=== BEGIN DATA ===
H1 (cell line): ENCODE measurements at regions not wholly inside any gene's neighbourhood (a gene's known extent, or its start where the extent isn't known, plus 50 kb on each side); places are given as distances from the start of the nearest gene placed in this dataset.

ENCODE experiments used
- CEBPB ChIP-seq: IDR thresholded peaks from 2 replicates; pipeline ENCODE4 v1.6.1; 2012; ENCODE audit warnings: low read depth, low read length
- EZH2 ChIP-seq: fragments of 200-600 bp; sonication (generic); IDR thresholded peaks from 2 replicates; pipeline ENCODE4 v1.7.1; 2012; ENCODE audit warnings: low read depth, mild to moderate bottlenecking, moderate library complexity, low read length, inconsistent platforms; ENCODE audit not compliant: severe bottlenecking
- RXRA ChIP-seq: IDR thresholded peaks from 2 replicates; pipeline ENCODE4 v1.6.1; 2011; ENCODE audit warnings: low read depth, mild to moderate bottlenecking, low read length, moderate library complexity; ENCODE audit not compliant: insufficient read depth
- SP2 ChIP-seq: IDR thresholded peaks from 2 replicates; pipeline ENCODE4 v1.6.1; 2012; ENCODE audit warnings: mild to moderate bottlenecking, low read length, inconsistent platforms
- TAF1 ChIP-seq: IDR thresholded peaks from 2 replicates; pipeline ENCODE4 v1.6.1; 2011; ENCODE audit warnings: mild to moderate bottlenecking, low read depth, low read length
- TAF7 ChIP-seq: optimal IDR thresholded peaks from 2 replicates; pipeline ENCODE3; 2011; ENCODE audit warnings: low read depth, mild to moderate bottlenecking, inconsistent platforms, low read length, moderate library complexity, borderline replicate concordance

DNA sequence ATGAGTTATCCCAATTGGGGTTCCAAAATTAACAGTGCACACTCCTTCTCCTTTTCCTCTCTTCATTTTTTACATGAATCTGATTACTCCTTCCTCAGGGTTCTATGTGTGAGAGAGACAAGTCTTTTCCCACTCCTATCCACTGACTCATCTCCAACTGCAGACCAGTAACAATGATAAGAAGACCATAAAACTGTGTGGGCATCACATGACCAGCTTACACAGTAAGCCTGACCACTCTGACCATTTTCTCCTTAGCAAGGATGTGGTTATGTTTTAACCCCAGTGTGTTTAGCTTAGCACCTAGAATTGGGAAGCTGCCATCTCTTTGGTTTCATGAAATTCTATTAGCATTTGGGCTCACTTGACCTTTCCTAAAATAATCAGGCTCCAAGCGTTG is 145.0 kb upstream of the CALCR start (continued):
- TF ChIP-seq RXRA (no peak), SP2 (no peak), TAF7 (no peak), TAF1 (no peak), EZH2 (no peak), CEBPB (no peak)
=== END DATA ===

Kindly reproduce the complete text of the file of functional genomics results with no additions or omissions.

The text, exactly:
H1 (cell line): ENCODE measurements at regions not wholly inside any gene's neighbourhood (a gene's known extent, or its start where the extent isn't known, plus 50 kb on each side); places are given as distances from the start of the nearest gene placed in this dataset.

ENCODE experiments used
- CEBPB ChIP-seq: IDR thresholded peaks from 2 replicates; pipeline ENCODE4 v1.6.1; 2012; ENCODE audit warnings: low read depth, low read length
- EZH2 ChIP-seq: fragments of 200-600 bp; sonication (generic); IDR thresholded peaks from 2 replicates; pipeline ENCODE4 v1.7.1; 2012; ENCODE audit warnings: low read depth, mild to moderate bottlenecking, moderate library complexity, low read length, inconsistent platforms; ENCODE audit not compliant: severe bottlenecking
- RXRA ChIP-seq: IDR thresholded peaks from 2 replicates; pipeline ENCODE4 v1.6.1; 2011; ENCODE audit warnings: low read depth, mild to moderate bottlenecking, low read length, moderate library complexity; ENCODE audit not compliant: insufficient read depth
- SP2 ChIP-seq: IDR thresholded peaks from 2 replicates; pipeline ENCODE4 v1.6.1; 2012; ENCODE audit warnings: mild to moderate bottlenecking, low read length, inconsistent platforms
- TAF1 ChIP-seq: IDR thresholded peaks from 2 replicates; pipeline ENCODE4 v1.6.1; 2011; ENCODE audit warnings: mild to moderate bottlenecking, low read depth, low read length
- TAF7 ChIP-seq: optimal IDR thresholded peaks from 2 replicates; pipeline ENCODE3; 2011; ENCODE audit warnings: low read depth, mild to moderate bottlenecking, inconsistent platforms, low read length, moderate library complexity, borderline replicate concordance

DNA sequence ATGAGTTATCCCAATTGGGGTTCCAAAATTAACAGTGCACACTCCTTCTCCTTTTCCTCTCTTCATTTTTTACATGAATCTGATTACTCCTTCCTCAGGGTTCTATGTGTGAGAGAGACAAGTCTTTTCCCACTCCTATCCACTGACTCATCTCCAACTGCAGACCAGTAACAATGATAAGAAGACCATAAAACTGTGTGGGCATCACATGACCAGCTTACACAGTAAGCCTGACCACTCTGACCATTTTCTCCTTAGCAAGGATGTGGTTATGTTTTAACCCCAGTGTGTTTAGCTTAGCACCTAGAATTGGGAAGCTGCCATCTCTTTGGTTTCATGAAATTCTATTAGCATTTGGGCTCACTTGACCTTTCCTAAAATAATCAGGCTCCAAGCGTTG is 145.0 kb upstream of the CALCR start (continued):
- TF ChIP-seq RXRA (no peak), SP2 (no peak), TAF7 (no peak), TAF1 (no peak), EZH2 (no peak), CEBPB (no peak)